Friday, February 25, 2011

Living to work

New York Times:

Richard Freeman, an economist at Harvard, said he saw the hostility toward unions as a sign of decay in society. Some working-class people see so few possibilities for their lives that it is eroding the aspirational nature that has long been typical of Americans.

“It shows a hopelessness,” he said. “It used to be, ‘You have something I don’t have; I’ll go to my employer to get it, too. Now I don’t see any chance of getting it. I don’t want to be the lowest one on the totem pole, so I don’t want you to have it either.’ ”

An intrinsic feature of capitalism, compensating people for the work they do imposes costs on the profits necessary to sustain economic growth. In other words, your salary, benefits, and ability to retire; not to mention whatever communal goods like roads and bridges, schools and libraries -- these things will always exist in a state of potential conflict with the kind of concentrated wealth accumulation required by capitalism.

This is what we mean by class conflict: you would like to be compensated for your work by some standard appropriate to the productive capacity of your society; but your employer sees in your compensation an obstacle to their success. Accordingly, either you are persuaded by various means to accept their point of view, or you struggle to advance your own.

The standards by which any society regards itself are elastic. In the early industrial period, people (including children) regularly worked 16 hour days; by the mid-20th century, that standard was cut in half -- and yet people were compensated better. Those elements within US society that understood how this transpired sensibly proposed "a 4-hour day with no cut in pay." They did this by advocating the production of things that people needed as opposed to the production of wealth for an owning minority.

Today we are witnessing a slide back toward the living standards preferred not by the average person but by those interests engaged in wealth maximization for themselves. After all, if we agree that a decent salary, health benefits, and a retirement you can live on -- like those presently retained only by unionized, public sector workers -- are "overly generous," what are we spending more and more of our lives working for, really?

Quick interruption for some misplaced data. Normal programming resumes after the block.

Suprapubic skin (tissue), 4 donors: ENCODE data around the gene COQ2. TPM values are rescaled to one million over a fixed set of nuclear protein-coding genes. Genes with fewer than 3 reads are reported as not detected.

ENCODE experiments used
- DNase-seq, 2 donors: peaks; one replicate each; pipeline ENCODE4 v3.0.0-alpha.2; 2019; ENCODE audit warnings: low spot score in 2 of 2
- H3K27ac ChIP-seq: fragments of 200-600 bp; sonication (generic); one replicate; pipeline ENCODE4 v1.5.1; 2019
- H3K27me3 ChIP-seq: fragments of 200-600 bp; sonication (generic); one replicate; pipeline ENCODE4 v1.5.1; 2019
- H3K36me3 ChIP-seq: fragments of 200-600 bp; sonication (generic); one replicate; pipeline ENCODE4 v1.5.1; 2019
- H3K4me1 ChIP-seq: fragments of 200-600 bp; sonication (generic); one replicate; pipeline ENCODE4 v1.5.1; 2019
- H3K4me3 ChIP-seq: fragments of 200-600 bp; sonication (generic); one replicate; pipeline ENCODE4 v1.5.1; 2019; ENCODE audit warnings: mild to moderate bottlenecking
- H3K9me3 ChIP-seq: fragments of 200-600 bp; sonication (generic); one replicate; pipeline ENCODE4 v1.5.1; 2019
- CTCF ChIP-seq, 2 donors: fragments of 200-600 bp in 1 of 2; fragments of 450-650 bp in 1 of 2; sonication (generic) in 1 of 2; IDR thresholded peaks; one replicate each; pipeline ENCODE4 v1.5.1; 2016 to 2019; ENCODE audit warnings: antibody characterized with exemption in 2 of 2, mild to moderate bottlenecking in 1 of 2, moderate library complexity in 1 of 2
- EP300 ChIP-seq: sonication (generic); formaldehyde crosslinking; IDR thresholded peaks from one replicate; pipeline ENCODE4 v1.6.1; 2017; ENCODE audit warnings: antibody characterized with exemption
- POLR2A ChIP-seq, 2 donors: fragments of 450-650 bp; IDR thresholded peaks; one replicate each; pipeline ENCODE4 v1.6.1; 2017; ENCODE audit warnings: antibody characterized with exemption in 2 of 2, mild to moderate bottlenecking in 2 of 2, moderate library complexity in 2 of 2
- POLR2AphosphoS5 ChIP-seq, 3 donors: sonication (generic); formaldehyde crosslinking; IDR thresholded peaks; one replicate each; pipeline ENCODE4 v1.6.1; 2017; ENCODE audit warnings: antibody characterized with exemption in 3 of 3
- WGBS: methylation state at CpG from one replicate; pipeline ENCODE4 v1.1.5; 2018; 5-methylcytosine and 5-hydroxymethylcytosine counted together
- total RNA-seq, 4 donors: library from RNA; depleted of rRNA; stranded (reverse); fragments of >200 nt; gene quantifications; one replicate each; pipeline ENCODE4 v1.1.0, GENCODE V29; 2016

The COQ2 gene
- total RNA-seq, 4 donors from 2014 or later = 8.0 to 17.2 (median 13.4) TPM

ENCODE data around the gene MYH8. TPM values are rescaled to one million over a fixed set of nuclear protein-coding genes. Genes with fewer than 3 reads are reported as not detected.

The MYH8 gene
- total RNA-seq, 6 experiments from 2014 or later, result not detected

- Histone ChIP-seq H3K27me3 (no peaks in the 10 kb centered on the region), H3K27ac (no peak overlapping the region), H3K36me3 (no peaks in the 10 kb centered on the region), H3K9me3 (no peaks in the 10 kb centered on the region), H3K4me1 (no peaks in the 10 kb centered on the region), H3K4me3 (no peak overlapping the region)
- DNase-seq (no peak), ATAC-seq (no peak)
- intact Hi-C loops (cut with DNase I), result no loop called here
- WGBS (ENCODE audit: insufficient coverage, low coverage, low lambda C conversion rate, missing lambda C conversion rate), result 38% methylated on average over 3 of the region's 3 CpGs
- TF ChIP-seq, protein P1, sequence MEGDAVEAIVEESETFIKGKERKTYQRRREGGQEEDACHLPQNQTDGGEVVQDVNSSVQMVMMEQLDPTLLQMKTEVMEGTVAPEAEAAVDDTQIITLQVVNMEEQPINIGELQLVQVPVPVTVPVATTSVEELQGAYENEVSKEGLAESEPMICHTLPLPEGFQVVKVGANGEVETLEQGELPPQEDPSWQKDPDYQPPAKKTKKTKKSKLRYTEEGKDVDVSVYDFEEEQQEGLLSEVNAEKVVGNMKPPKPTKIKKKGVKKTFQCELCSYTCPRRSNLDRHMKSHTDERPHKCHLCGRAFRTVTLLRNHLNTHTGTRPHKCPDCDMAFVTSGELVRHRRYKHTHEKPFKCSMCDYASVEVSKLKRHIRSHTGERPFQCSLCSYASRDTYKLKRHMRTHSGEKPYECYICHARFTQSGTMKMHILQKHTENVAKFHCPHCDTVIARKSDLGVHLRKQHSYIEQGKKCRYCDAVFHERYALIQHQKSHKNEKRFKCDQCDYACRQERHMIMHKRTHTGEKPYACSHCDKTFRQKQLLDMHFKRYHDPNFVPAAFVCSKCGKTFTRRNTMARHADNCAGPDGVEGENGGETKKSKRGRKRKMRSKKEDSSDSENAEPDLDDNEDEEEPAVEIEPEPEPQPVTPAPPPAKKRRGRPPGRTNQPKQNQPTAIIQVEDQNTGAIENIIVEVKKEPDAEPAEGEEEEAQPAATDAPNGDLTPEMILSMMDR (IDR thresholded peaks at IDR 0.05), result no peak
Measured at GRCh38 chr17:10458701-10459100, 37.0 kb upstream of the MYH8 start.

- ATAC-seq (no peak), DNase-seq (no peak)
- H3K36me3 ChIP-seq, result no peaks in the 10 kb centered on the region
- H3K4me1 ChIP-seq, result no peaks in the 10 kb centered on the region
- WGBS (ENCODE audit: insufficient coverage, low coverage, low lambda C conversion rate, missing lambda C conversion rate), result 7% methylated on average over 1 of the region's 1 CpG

7 comments:

Charles F. Oxtrot said...

A few years back, in one of my prior blogging incarnations, I suggested solving the "jobs" problem with this simple solution:

Take one 40-hour job and turn it into two 20-hour jobs.

In most every workplace I've been outside The Good Slave Ship Corporate Law Firm, I have observed my co-workers doing no more than 20 hours of work in a 40 hour week. The great majority of people I know spend a lot of their "work" day browsing the Toobz, not actually "working".

Cut the job in two, each of the people will be more productive.

I think the reason people slack at work and do so little is because they hate their jobs. And they hate their jobs because they are imprisoned for 40 hours a week in a place they dislike doing a thing they dislike.

Most part-time workers I've known don't have that same issue because they have a bit more personal freedom.

I think the 20 hour work week is much more humane and easily could sustain this here American "economy" of ours -- either unrevolved (as-is) or overhauled, either way.

Ben There said...

Charles Foxtrot for president.

Charles F. Oxtrot said...

If elected, my Secretary of Labor would be Bob Black.

http://en.wikipedia.org/wiki/The_Abolition_of_Work

Ben There said...

I retract my statement.

Bob Black for president!

almostinfamous said...

The party of 2 cranks? if i were allowed to vote, i would vote for them. at least it wouldn't be boring

Charles F. Oxtrot said...

There was a time when you couldn't start a car/truck motor without a good crank. Lots of motorcycles still require a stomp on the crank. And all piston motors have a crankshaft. Don't drive a Mazda rotary!

Brian M said...

But...but...the Chinese. and the Indians. You guys are all slackers, man.